“After being caught up behind our computer screens, in our homes, and minimizing our contact and social gatherings with others for months and months, we have lost connections with each other and with communities,” says Post. “Even worse depression and suicide rates are up.”
Post points out our culture of self-reliant individualism often teaches that anyone who gives without calculating the paybacks is a loser. But he contends in the wake of the pandemic the reverse of this appears to be true – now more than ever.
In an interview, Post can provide:
- Data points as to how much the pandemic has increased loneliness, depression and isolation.
- How these problems occurred in and affected certain populations.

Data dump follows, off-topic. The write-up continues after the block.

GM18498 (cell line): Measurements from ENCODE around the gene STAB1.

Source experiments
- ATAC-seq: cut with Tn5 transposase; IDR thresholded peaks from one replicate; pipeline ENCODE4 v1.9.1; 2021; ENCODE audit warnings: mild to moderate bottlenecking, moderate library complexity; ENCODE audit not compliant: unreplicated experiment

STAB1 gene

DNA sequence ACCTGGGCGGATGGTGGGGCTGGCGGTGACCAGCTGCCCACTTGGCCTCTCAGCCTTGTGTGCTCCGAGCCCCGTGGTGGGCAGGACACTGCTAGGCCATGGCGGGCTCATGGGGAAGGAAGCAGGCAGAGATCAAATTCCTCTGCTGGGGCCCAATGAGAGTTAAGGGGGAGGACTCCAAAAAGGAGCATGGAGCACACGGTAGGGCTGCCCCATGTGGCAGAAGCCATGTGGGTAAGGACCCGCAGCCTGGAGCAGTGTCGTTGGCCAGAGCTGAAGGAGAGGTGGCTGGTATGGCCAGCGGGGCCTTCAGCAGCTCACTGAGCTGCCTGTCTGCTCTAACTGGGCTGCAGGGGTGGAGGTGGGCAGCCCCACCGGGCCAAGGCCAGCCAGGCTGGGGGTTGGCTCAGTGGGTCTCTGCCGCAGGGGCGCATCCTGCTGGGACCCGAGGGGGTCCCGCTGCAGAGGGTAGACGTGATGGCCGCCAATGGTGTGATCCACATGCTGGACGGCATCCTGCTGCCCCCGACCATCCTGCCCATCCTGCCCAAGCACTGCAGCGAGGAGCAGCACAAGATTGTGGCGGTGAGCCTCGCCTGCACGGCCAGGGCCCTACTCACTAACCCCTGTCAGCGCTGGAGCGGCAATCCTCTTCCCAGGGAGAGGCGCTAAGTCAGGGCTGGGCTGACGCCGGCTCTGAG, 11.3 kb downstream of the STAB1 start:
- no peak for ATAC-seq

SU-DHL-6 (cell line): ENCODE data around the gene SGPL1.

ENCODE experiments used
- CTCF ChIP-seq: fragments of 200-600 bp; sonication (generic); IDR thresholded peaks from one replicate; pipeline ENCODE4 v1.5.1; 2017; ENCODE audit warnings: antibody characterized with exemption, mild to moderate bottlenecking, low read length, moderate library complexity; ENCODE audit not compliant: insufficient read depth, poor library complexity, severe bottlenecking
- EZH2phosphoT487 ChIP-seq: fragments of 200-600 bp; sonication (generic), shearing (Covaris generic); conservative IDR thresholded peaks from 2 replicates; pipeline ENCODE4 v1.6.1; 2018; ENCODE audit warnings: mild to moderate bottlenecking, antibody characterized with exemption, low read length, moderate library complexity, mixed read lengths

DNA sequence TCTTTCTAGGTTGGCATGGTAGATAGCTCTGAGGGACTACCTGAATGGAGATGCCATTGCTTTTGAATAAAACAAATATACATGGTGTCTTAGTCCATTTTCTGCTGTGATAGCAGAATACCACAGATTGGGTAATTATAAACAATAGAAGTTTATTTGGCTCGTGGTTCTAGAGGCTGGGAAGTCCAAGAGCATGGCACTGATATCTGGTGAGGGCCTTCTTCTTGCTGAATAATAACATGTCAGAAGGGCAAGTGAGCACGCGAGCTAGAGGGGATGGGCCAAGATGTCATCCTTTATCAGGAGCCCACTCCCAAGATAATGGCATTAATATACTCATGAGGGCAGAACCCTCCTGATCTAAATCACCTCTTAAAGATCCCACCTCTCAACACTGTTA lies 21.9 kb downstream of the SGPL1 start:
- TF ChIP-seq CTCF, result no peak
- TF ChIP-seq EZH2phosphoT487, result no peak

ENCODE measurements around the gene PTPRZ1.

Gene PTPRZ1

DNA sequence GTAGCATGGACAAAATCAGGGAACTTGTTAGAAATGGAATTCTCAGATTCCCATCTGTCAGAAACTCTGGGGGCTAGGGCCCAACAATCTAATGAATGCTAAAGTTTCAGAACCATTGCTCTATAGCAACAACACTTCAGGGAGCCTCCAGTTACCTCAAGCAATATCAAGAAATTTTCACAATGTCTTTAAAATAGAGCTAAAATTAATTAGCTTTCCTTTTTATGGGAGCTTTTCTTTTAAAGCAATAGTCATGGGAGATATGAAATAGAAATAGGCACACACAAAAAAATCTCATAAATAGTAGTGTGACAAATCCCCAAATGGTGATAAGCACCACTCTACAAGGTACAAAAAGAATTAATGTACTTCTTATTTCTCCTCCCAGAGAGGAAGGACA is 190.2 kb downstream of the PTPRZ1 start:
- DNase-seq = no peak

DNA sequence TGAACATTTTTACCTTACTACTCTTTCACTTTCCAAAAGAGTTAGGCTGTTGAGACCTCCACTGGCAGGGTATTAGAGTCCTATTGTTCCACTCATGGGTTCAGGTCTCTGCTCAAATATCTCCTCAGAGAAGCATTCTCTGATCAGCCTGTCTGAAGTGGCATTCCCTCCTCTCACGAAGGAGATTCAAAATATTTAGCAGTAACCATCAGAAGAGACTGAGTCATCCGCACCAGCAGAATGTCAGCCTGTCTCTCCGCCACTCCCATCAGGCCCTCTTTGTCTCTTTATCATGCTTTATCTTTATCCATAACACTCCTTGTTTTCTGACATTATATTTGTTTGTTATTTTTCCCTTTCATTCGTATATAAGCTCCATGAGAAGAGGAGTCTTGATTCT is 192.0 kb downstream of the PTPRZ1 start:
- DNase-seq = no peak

- Specific examples include the elderly, and children, most of whom were kept out of school for a long time, stunting their emotional and psychological growth in formative years.
Giving and showing kindness is proven to be healthy, Post says, and such actions around the holidays and during a continued pandemic may be nothing short of life-saving in some cases.
He notes there are multiple studies and models that show how helping others benefits health – from mental health, and physical such as reduced stress and cardiovascular condition.
Post can cite these studies and points out there is evidence that helping others breaks loneliness during this pandemic – something common to all of us at various levels in these times. “We rise when we lift others up,” he says.
He can also provide examples of how society is countering this trend, and what we can all do this holiday season that lifts others up, and ourselves in the process.